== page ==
According to NJ.com, there are 34 municipalities and two counties that have banned the use of plastic straws and bags. In addition, there are currently 11 municipalities pending and 16 municipalities considering this ban. The impact will change the way restaurants and bars handle food service, take-out orders and drink service. This new legislation affects single-use plastic including, but not limited to, bags, straws, utensils, containers and more.
The amount of plastic used by consumers versus the amount recycled causes a major concern for the environment. Further, NJ.com conveyed that one person uses 500 single-use disposable bags per year, with less than one percent recycled. Additionally, Americans use approximately 500 million plastic straws daily; which can take up to 200 years to decompose. According to the NJ League of Conservation Voters, New Jersey uses 4.4 billion plastic bags a year. Bags and many different types of single-use plastics are polluting rivers, oceans and streams across the Garden State. NJBIZ recently reported that The New Jersey Food Council urges consumers to switch from plastic to reusable bags. The organization launched its Choose to Reuse campaign at the annual Food Council Committee for Good Government Breakfast in October 2019. The campaign aims to educate and remind consumers about sustainability options at checkout.
Paper straws are an alternative to plastic, but surprisingly, comes with a 400% cost increase compared to the latter. Even though the price of a paper straw is still relatively inexpensive, at approximately two and a half cents, for businesses with a large volume of straws, (i.e. restaurants and bars), costs can add up. An alternative for take-out containers is eco-friendly or foil containers, which also come at an increase in cost of 60%. With new non-plastic alternatives becoming the norm, businesses need to adjust their budgets to account for higher costs. Lastly, marketing your compliance on social media or on different forums allows consumers to be aware of recent changes to your restaurant or business.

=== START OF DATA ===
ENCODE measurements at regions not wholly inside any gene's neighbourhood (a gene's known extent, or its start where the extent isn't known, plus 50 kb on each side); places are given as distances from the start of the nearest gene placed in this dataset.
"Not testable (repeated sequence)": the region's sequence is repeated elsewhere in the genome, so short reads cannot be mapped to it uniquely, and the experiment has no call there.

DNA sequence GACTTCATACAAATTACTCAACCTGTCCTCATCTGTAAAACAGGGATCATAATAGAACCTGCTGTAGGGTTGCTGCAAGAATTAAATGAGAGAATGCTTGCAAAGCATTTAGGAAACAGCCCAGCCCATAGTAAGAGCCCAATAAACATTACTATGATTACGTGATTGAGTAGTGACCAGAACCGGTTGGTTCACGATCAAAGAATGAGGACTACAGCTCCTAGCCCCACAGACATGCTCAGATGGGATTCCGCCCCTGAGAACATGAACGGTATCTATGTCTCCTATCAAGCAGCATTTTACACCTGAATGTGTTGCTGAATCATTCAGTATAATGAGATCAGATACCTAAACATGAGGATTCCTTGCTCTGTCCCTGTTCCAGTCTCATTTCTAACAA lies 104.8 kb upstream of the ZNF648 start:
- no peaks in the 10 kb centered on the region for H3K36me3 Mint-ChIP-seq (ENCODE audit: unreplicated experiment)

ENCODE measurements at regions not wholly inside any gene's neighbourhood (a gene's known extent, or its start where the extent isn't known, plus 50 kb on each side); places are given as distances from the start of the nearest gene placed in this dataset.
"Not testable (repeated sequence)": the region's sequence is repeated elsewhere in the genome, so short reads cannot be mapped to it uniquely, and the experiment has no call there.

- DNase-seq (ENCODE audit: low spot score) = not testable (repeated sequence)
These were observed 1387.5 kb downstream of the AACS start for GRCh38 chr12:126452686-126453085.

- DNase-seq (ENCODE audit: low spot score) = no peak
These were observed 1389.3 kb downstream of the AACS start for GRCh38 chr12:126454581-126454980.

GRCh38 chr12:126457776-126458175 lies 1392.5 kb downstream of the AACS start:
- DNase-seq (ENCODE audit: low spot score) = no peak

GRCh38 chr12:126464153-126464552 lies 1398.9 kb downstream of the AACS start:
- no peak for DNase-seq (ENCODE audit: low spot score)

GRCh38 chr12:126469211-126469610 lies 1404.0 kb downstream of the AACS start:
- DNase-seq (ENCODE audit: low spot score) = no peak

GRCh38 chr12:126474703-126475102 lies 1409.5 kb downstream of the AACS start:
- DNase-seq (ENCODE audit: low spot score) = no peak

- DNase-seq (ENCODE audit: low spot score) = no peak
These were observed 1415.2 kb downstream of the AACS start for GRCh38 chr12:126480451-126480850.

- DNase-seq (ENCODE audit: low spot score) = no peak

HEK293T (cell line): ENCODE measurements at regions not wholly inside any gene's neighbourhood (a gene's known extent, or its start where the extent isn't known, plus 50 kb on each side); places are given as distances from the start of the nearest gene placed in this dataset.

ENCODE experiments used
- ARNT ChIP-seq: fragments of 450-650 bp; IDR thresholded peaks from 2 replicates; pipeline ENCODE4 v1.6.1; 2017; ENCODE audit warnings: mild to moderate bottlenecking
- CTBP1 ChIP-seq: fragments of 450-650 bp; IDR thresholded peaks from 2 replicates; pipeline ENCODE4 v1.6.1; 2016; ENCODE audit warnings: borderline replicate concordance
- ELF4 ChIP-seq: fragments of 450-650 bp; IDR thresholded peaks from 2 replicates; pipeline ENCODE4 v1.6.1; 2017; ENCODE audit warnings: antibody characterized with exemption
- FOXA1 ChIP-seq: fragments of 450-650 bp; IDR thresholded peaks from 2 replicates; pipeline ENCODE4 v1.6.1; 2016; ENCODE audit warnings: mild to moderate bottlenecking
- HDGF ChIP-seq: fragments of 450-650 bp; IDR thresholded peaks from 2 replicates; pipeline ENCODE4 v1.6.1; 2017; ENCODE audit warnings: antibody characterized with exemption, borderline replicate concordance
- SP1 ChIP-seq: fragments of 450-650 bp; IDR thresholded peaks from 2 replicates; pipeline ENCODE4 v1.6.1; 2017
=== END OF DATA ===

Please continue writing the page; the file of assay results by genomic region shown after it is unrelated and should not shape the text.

As a small business or restaurant, you should expect an increase in costs which can result in an increase in your price point. Some towns have enacted legislation that may include fines for non-compliance. You need to follow and remain up-to-date on these ordinances to be in compliance with your local laws regarding disposable items. If you are already operating in a municipality that has passed or considering this type of ban, restaurants and bars should be discussing options with vendors or suppliers for alternatives.
How can you proactively start to cut back on the use of plastics in your establishment? Try incorporating the following into your daily operations:
Single-use plastic bans are on the rise across NJ and the country. Be proactive and plan from not only a compliance standpoint but from an operational perspective. Operationally, a cost-benefit analysis should be considered in areas that are most heavily affected by this new legislation. The overarching goal is to comply and maximize your profits.